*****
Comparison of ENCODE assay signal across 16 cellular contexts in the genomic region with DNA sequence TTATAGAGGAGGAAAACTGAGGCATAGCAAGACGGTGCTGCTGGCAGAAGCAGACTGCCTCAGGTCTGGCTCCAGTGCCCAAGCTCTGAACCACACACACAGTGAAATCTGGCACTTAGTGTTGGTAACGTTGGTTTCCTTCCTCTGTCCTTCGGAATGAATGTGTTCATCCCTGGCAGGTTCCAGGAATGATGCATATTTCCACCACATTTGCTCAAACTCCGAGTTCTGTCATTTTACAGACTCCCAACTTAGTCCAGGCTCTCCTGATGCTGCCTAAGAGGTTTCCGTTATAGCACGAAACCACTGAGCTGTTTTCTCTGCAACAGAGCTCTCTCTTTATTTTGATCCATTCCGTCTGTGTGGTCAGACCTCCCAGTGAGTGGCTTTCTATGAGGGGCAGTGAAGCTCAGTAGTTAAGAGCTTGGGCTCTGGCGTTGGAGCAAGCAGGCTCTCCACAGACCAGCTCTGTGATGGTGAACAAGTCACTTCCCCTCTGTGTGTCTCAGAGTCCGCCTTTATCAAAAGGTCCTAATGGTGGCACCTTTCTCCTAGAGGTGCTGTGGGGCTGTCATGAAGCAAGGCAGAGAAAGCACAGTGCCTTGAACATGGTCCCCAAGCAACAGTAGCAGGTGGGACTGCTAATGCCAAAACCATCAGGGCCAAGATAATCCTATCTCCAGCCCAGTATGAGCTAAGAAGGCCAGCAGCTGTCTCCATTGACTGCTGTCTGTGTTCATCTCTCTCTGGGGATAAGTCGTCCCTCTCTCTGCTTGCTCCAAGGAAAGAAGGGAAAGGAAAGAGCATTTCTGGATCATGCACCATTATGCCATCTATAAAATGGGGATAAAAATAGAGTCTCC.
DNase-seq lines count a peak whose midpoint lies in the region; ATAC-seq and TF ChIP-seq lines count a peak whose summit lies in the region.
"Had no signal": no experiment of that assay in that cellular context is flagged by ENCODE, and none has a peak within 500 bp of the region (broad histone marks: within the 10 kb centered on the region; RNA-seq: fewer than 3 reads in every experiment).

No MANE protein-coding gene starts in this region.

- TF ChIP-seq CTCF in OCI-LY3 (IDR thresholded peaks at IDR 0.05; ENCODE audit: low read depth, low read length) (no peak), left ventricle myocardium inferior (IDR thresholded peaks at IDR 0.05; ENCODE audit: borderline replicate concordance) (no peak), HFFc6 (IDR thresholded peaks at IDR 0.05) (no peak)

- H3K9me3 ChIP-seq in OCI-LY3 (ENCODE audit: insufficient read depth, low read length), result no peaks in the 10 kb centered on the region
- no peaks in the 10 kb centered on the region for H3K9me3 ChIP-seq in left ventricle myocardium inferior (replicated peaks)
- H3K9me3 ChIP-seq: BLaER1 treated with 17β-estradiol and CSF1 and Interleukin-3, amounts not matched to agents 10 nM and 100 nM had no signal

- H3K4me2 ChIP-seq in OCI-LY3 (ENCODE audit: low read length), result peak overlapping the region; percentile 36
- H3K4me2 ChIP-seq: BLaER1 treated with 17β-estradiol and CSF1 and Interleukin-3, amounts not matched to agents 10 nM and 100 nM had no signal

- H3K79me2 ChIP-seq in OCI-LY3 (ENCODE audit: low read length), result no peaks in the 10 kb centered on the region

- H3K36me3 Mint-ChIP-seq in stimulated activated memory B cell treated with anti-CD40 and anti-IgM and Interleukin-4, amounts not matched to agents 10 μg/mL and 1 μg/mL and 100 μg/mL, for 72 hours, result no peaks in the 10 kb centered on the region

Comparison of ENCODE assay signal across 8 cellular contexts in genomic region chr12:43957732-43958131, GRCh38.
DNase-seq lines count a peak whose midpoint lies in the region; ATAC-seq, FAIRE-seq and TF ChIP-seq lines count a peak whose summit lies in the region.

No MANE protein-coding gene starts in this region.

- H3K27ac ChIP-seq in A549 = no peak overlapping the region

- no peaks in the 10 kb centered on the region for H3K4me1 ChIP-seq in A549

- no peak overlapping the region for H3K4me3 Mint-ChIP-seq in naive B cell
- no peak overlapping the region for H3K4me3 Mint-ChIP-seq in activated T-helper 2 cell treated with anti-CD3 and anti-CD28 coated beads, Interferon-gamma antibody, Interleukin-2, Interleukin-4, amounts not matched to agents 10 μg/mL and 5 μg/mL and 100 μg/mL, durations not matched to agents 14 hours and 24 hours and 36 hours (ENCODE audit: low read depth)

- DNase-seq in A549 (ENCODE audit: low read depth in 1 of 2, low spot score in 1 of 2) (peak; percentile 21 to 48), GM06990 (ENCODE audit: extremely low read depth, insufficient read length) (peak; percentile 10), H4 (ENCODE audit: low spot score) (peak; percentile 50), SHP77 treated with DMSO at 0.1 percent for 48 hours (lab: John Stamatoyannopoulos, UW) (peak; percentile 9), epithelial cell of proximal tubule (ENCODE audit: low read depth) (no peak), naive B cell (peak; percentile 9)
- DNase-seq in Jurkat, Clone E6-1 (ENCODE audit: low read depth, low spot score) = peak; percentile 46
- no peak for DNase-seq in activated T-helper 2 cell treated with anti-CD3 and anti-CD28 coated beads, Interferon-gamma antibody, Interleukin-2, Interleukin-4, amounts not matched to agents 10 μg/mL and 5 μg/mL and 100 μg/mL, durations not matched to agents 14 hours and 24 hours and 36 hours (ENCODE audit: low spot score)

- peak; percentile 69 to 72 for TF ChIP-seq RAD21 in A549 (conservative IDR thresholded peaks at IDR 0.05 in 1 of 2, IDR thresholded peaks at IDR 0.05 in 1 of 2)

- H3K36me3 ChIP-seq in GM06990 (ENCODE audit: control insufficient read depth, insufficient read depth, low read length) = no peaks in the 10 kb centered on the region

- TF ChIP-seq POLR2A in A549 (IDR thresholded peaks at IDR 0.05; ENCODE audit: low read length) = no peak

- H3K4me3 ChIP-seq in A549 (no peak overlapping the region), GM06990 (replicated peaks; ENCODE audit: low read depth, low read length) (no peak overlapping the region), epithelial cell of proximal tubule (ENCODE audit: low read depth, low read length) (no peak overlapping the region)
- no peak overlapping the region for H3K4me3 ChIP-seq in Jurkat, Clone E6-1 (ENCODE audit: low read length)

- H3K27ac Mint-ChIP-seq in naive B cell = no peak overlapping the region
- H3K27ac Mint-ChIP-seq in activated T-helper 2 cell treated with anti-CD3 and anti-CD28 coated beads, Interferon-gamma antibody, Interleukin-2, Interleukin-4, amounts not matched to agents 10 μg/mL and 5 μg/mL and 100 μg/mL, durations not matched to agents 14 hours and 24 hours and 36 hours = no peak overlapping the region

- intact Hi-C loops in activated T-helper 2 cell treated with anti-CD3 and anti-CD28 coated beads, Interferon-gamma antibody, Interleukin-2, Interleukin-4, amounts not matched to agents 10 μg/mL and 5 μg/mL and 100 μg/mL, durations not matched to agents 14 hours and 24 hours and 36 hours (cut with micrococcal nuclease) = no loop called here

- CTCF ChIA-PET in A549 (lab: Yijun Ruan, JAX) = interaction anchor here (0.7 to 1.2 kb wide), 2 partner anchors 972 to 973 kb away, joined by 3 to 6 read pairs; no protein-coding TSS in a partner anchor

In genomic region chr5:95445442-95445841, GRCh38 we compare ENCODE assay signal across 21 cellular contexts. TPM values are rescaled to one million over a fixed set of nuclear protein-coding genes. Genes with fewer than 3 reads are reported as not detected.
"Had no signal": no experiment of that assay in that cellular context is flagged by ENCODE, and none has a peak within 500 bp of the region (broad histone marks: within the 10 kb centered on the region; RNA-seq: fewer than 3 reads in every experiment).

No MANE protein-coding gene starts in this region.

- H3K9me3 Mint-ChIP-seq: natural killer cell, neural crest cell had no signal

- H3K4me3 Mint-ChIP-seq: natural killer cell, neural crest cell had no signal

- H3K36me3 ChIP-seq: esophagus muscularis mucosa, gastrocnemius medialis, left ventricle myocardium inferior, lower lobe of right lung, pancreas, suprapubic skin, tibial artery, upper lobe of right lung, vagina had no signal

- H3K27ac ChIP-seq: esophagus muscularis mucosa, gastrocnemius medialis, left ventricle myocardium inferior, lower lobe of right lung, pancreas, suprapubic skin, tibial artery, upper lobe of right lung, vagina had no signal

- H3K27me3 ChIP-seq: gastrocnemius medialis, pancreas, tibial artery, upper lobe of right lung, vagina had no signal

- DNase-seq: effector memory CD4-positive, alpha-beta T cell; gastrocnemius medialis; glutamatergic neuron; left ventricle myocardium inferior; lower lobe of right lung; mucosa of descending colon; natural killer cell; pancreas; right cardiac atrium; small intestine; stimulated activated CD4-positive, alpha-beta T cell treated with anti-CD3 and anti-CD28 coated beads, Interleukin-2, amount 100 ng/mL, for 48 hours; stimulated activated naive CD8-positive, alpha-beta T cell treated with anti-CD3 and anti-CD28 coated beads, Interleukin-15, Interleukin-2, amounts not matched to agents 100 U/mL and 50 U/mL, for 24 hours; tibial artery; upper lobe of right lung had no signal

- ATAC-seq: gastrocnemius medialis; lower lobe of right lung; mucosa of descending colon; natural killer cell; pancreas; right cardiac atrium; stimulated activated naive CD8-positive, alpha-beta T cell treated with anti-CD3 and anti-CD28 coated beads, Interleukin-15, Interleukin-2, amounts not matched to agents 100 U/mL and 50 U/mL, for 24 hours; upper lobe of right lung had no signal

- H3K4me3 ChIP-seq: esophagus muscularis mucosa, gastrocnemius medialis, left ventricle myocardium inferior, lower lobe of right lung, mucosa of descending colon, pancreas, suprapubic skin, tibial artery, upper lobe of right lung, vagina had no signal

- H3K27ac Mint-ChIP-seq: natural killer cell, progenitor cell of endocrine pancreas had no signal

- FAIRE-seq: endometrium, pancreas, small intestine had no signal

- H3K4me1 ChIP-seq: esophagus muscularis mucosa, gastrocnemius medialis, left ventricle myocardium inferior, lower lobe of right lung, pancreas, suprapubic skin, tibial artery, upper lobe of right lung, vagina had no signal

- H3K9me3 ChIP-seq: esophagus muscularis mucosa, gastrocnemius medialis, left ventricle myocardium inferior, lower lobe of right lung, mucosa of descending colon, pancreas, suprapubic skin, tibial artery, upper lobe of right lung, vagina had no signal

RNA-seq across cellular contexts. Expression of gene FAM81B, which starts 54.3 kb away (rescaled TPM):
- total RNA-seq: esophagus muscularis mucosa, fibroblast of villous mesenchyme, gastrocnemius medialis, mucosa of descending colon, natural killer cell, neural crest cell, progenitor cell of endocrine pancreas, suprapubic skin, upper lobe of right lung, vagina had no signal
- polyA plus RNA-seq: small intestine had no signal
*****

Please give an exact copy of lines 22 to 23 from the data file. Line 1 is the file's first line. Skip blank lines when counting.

- no peak for DNase-seq in activated T-helper 2 cell treated with anti-CD3 and anti-CD28 coated beads, Interferon-gamma antibody, Interleukin-2, Interleukin-4, amounts not matched to agents 10 μg/mL and 5 μg/mL and 100 μg/mL, durations not matched to agents 14 hours and 24 hours and 36 hours (ENCODE audit: low spot score)

- peak; percentile 69 to 72 for TF ChIP-seq RAD21 in A549 (conservative IDR thresholded peaks at IDR 0.05 in 1 of 2, IDR thresholded peaks at IDR 0.05 in 1 of 2)